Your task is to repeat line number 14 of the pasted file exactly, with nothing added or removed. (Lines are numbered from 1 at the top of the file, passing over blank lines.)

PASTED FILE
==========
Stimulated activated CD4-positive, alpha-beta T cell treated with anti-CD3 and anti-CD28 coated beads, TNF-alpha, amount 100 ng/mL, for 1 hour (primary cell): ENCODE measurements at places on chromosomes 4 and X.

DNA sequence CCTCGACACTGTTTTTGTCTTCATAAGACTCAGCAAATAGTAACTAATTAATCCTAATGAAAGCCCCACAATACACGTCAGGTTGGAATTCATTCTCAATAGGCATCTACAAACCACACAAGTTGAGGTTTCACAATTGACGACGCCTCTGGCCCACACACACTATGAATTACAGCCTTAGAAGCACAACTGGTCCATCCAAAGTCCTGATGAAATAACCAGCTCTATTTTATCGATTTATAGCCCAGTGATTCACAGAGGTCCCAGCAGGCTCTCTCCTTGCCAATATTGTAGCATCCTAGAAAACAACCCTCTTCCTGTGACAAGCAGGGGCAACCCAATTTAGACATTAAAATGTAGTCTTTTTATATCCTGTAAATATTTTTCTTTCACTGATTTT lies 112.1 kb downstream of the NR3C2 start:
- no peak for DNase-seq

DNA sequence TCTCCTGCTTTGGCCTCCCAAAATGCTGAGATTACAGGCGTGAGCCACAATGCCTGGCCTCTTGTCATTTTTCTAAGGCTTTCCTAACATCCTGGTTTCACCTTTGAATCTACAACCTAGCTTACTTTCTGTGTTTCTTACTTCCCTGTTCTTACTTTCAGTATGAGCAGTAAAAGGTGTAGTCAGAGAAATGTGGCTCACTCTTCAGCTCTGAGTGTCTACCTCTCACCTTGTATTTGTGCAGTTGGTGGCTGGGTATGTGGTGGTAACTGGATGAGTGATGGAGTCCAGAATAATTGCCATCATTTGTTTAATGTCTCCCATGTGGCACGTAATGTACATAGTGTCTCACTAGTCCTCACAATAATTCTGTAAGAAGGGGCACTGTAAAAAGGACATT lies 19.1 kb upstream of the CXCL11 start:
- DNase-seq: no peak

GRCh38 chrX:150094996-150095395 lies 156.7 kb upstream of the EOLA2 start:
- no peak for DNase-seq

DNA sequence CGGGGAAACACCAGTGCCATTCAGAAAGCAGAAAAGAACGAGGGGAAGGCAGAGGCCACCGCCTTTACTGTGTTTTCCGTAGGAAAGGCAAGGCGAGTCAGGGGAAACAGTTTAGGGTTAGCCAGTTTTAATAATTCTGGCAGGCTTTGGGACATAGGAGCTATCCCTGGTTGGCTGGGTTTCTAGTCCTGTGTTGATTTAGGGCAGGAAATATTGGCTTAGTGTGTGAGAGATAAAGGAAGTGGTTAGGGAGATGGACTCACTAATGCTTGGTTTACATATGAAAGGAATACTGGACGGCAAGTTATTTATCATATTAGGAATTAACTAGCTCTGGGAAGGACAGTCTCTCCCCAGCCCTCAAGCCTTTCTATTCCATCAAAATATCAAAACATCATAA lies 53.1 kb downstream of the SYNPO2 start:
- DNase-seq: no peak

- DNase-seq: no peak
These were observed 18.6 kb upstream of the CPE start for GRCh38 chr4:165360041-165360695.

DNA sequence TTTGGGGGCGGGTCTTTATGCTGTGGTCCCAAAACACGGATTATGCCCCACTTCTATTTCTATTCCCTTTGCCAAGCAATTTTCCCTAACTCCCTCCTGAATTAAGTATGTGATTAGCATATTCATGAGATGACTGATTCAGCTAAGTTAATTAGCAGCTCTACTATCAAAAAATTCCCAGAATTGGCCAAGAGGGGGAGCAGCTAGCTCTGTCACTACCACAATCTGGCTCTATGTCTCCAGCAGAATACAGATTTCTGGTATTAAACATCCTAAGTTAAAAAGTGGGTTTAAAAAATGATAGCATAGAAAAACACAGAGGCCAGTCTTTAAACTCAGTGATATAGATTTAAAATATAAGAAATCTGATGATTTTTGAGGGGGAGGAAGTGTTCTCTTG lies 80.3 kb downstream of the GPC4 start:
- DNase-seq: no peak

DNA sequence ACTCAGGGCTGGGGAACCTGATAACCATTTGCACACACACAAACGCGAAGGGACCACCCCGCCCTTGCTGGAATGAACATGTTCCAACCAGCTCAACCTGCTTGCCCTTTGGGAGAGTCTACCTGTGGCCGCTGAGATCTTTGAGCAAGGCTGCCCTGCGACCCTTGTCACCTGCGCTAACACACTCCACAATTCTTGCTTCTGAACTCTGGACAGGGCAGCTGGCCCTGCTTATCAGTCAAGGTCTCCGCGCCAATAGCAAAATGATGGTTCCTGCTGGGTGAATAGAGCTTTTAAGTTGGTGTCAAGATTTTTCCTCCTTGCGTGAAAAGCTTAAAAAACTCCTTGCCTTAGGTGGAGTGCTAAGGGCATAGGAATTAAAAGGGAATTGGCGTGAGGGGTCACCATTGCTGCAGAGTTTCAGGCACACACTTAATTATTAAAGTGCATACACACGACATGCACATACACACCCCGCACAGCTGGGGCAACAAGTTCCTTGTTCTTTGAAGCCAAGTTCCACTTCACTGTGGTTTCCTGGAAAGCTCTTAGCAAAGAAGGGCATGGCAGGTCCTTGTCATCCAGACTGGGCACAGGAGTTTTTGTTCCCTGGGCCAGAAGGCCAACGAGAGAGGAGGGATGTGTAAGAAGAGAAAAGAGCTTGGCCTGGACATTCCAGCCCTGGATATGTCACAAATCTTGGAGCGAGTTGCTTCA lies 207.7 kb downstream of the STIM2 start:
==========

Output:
DNA sequence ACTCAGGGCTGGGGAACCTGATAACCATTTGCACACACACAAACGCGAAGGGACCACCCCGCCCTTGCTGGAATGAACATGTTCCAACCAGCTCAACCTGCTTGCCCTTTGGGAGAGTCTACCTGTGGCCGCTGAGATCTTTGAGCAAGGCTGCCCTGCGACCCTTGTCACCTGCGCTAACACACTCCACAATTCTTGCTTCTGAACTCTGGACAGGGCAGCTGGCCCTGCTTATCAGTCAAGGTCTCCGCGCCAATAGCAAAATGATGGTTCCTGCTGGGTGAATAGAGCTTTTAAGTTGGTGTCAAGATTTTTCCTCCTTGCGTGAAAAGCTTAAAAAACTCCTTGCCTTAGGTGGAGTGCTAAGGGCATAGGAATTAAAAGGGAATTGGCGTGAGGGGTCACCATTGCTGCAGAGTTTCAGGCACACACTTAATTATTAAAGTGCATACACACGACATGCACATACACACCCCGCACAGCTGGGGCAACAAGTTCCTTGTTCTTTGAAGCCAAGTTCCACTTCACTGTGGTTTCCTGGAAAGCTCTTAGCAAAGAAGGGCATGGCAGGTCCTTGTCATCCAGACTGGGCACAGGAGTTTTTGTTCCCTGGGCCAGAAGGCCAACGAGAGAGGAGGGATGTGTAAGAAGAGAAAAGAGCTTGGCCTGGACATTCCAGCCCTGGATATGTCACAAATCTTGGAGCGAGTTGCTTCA lies 207.7 kb downstream of the STIM2 start: